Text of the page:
Straight to plate: large panoramic prints of the Bear Café’s kitchen

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I recently installed a permanent series of four large format prints in the Bear Café in Todmorden. It was a great commission; combining my passion for local food and photography, crafting a detailed and distinctive view behind the scenes in the kitchen.

Four panel panoramic print in the Bear Cafe, Todmorden

The initial brief was to deliver an artwork which would achieve two things: showcase some of their local suppliers and producers, and better inform customers that all the food is prepared on the premises.

Both are central to their business… the Bear is passionate about using local, sustainable produce wherever possible, and has long been affiliated with initiatives like Incredible Edible Todmorden. They’re also proud of how their dishes are produced on the premises, but as the kitchen is two floors away from the dining area, customers are often unaware of this. The client had previously seen my work so was onboard with the idea of using a high resolution 360° panoramic print, so we could capture the detail and experience of the kitchen fully.

Like any shoot, proper planning was key. I shot an initial test panorama during a recce a week beforehand: this allowed us to consider the positioning of products and people, and then we used a printout to mark up areas to address. As we always had a large, detailed print in mind, one of the key things to bear in mind was that we wanted an even distribution of points of interest throughout the scene. The client was keen to emphasise the importance of the teamwork and skills of the whole staff, so we planned their positioning.

Four panel panoramic print in the Bear Cafe, Todmorden

We were keen to use bright natural sunlight streaming through the kitchen window to beautifully illuminate the fresh produce on display, so worked out the optimum shoot time for direct light. The team at the Bear ensured the space was organised, and added a lick of paint to the walls, making sure even a working environment would look at its best, while still staying true to its purpose. I’ll always explain to clients that a quick wipe-down or tidy-up in real life can save hours in post production… and the real-world effects last for longer too!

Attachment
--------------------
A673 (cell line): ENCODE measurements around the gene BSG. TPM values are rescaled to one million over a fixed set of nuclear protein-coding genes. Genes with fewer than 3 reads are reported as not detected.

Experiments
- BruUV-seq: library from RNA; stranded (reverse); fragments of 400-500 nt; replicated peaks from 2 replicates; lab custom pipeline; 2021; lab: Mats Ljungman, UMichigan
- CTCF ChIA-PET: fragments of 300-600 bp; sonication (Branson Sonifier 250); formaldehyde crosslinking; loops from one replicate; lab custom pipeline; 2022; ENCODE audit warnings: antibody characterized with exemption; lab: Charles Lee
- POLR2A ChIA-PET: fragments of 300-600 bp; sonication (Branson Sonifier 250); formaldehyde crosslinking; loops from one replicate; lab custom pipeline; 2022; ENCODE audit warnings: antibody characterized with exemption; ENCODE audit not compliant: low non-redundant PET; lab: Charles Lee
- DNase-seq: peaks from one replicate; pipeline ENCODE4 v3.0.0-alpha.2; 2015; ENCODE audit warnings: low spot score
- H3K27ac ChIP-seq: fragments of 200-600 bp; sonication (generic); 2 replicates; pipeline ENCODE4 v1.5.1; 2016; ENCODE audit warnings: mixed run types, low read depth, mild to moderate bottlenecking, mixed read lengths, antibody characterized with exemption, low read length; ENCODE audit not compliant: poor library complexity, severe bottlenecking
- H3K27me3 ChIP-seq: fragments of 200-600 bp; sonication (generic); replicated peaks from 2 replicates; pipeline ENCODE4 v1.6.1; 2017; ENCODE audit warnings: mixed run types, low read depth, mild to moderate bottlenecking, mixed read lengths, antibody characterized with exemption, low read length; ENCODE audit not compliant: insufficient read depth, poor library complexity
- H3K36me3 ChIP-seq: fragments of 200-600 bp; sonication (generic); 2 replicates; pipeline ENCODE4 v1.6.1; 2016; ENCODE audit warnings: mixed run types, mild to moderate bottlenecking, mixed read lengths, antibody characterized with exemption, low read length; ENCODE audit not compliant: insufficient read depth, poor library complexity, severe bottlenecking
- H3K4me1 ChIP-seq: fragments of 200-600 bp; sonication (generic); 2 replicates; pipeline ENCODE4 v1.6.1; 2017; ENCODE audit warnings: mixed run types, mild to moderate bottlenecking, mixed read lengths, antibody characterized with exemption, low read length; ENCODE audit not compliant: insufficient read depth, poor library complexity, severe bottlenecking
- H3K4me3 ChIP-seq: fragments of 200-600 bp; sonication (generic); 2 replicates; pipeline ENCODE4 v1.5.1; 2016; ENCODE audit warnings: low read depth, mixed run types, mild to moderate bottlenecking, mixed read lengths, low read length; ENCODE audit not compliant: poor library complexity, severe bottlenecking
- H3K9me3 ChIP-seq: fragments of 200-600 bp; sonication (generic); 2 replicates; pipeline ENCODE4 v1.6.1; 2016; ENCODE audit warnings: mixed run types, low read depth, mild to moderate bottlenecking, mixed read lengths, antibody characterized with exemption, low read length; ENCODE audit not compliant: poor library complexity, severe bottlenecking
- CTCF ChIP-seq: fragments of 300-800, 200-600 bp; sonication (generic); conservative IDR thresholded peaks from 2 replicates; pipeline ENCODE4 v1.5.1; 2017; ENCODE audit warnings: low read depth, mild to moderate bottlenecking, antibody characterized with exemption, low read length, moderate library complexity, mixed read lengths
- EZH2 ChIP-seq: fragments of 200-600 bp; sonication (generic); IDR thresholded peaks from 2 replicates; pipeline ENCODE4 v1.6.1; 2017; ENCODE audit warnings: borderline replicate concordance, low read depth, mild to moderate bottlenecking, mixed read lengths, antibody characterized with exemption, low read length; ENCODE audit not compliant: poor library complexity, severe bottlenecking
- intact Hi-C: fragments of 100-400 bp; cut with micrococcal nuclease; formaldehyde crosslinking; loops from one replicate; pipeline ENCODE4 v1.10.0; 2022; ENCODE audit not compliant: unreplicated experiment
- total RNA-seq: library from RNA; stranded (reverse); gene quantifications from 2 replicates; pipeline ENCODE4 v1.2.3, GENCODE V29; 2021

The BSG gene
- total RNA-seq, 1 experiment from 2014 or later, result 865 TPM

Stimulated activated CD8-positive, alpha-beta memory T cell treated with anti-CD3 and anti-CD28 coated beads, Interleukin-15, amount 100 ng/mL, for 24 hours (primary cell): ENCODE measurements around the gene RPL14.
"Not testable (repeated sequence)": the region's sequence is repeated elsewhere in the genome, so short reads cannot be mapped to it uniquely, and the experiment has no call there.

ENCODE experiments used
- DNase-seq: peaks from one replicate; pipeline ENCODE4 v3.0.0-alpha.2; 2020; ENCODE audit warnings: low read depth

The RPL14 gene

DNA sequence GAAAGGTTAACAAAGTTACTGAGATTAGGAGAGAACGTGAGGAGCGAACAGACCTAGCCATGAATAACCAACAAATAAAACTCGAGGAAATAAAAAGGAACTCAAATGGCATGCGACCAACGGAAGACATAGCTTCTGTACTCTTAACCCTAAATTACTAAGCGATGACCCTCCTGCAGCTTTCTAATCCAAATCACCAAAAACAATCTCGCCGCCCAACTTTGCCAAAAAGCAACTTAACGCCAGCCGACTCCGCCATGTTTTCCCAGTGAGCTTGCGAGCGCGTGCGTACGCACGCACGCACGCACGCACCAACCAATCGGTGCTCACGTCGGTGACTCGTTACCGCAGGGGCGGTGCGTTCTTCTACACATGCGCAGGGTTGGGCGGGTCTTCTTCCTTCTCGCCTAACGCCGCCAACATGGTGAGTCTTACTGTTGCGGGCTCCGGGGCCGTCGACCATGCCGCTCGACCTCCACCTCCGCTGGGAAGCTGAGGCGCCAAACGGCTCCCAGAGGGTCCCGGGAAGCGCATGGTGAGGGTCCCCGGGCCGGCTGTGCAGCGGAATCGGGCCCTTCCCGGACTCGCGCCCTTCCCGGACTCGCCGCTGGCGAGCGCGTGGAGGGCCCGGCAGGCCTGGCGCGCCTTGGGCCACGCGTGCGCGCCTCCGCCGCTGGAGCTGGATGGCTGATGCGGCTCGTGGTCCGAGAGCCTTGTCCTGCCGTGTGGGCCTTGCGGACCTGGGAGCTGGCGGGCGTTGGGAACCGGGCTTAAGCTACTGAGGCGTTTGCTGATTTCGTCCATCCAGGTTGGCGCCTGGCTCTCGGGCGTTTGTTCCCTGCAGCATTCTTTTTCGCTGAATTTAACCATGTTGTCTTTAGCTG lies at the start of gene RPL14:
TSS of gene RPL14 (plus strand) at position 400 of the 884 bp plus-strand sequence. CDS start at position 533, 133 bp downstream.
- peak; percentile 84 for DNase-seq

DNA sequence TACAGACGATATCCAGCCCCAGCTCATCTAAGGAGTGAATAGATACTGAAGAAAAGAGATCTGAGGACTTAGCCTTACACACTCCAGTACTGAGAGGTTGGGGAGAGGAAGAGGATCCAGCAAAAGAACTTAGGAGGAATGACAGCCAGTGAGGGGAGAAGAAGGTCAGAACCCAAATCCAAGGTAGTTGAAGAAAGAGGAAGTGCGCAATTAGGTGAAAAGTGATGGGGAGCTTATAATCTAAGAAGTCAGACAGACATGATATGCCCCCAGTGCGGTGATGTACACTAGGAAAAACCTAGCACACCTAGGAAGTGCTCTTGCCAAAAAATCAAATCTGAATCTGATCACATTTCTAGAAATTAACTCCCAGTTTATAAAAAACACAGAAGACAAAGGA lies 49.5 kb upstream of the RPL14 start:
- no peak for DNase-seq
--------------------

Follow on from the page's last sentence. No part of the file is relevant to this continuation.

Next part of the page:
Chef Scott and manager Rhian added lots of little touches and details to the scene to reflect the personalities in the business… from Scott’s homemade kimchi in jars and stickers of seminal Manchester club nights on storage containers, through to the signature wooden bear who normally sits on the bar upstairs. See if you can spot them all…

After the shoot I processed the panorama, working at higher resolution than normal, and then tested several different projections to portray the whole 360° of the kitchen with as little distortion as possible. In the end I chose four square prints, each covering 90°, and prepared the final images for print.

The detailed fine art printing and mounting was by CPS Digital in Manchester. They did a great job. The installation, before opening hours, was fun… and the final work closely resembled the mockups we’d envisaged. Looks great, can be seen from the street outside, and it’s been provoking discussion and interest since it went onto the walls.

Exterior view of the Bear Cafe Bar in Todmorden

Thanks to all at the Bear for their help, co-operation, patience and enthusiasm. Read below the jump for more technical photographic info…

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Look up, duck down: Stratum by Susie MacMurray at Islington Mill

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This installation, Stratum 2011 by Susie MacMurray is made up from around 80 kilos of feather down, carpeting the floorspace of the attic in Islington Mill in Salford in a dreamlike film of feathers. As you clamber up the steep wooden staircase, you emerge into a veritable cloudscape of soft textured down, providing a curious sense of weightlessness. Talk about having your head in the clouds. The contrast between the infinite bright lightness of the feathers, and the textured wooden beams, cobwebs and dark shadows around is incredibly powerful.

Feather and duck down everywhere

The piece celebrates ten years of Islington Mill as a cradle of creativity, performance and inspiration, and draws on MacMurray’s time as artist in residence a decade ago, when she created a similar installation. I’d originally heard about this when working at a client’s in the Mill late last year, and knew it’d make an amazing subject for a panorama. I’d already seen a short video by Ed Baptist, concentrating on the attic’s entropic decay and detail, so the prospect of shooting the exhibit in such surroundings thrilled me even more. I love capturing contrasts in texture and light in my panoramas.